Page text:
Steven Crowder and Ben Shapiro further flame this inherent fear of mankind’s capacity for evil by manipulating statistical fallacies. It is easy to fall prey to this right-wing mantra, as it feeds off of the powerful feeling of instinctual fear, while masquerading as cold logic.

It is interesting that these white men are so afraid of change. The more we realize that the United States is indeed a beautiful melting pot, the more traditional white culture is changing. Minorities have more of a voice than they have ever had in the history of this country, and this is giving way to some momentous cultural changes. We have had more open, honest, and challenging discourse on the impact of racism, sexism, and classism than we have ever had as a culture, and that naturally challenges white supremacy.

Does this mean the left is right in all of its ideology? No. No one party, group or individual is entirely right on how the world should work. What we must realize though is that the only constants in this world are change and death, and how we handle and embrace these constants, in particular change, is crucial.

The world is heading towards blurred borders and melded identities, and the desire for our brain to cleanly compartmentalize these messy transitions results in a stubborn denial of reality. Hard statistics and numbers than become our friends in this state of denial, and we forget that they are just as easily manipulated by bias as opinion.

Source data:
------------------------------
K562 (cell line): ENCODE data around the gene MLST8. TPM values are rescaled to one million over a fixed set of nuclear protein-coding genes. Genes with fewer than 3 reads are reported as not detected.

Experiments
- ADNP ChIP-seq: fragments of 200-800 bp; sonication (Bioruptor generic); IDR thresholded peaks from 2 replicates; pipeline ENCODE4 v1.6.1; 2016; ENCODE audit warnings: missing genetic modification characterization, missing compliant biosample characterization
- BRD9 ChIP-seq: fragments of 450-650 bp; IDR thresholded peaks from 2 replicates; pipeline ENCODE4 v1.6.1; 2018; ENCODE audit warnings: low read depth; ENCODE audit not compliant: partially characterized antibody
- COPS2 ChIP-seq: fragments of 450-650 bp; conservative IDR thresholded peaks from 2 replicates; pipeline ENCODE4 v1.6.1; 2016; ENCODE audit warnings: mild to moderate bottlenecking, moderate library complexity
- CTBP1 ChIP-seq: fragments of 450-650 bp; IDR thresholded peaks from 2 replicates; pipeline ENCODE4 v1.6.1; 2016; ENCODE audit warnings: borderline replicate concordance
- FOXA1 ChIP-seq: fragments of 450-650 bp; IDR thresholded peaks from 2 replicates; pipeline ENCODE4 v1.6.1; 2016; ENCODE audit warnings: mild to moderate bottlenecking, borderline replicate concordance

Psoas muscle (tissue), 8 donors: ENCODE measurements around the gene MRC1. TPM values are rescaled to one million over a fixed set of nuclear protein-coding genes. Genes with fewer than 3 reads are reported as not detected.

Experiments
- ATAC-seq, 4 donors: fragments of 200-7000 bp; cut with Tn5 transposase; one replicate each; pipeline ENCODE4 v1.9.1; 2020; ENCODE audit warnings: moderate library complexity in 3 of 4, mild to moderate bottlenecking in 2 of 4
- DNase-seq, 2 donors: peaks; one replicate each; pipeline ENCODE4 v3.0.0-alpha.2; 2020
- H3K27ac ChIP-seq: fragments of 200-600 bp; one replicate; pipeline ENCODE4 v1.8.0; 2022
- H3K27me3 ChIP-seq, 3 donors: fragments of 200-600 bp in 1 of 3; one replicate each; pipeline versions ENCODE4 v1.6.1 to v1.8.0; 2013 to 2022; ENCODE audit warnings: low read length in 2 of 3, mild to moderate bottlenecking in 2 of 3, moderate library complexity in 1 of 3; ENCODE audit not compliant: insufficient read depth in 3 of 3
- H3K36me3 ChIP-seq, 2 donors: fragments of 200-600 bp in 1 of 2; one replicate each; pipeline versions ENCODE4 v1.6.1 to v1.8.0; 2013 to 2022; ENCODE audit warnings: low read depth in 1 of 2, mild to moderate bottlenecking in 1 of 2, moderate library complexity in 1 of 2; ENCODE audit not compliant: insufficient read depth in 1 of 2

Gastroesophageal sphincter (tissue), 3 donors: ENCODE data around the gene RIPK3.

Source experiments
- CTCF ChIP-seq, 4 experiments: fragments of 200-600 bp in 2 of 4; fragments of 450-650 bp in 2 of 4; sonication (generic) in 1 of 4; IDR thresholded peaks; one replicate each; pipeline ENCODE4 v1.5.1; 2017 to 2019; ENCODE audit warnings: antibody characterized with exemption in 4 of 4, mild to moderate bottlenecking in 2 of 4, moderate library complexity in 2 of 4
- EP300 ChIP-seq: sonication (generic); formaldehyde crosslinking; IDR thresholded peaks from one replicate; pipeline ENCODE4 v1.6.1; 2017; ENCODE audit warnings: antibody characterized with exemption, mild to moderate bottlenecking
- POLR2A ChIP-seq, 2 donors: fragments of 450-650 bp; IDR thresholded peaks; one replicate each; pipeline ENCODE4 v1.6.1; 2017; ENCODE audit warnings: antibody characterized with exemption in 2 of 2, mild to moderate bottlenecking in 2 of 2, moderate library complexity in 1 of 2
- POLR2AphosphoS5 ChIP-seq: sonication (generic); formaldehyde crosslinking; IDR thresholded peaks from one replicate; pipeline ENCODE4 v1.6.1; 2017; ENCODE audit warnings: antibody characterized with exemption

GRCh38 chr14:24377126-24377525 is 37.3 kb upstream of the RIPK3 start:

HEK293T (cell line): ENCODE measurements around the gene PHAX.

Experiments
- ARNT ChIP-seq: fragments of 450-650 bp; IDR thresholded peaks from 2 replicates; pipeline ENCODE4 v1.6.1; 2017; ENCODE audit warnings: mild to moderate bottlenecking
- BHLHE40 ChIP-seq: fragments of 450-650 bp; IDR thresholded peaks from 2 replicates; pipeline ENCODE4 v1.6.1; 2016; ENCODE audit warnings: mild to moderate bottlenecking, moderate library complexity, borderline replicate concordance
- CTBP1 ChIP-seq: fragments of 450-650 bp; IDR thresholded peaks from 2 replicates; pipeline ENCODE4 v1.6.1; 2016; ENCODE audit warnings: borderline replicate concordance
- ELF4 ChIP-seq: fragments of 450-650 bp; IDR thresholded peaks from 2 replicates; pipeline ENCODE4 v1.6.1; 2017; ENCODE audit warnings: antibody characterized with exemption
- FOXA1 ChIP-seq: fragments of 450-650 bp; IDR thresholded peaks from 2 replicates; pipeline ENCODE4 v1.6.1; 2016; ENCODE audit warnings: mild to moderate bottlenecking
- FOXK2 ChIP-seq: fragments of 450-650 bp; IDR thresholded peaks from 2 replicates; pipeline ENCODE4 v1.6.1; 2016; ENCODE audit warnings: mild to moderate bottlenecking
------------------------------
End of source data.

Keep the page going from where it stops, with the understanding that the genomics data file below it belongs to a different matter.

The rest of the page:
How to find progress in this emotional state of opposing ideologies is compromise. You don’t evolve as a society if you don’t recognize the other side, don’t validate their opinions as you validate your own.

We are going to be eternally stuck in this quagmire of conflict unless we take a step away from our egos and acknowledge that there are other ways of looking at the world. Although it gives our logic-prone brains a sense of security, there is no black or white, but instead a messy merging of ideas and philosophies that must peacefully come together to serve as a functioning compromise.

That is what Steven Crowder and Ben Shapiro are ultimately missing. Compromise is messy, and you don’t always get everything you want out of compromise, but that doesn’t necessarily mean you are sacrificing your power and identity. Their fear of this loss drives a great deal of their mantra, and it is time humanity realize that we are capable of evolving past this fear.

Ideas, humanity, and morality are constantly evolving. There is no one answer to the complex emotions that manifest in society, so the idea that one person has all of the answers, or the notion that we can operate as simply rational, logically driven machines in a world of varying identities, is ultimately foolhardy.

So, take a moment to value your philosophy, see where fear motivates you, and take a moment to expand your echo chamber. In the end, dividing ourselves further into two ideological camps will do nothing but cripple our society.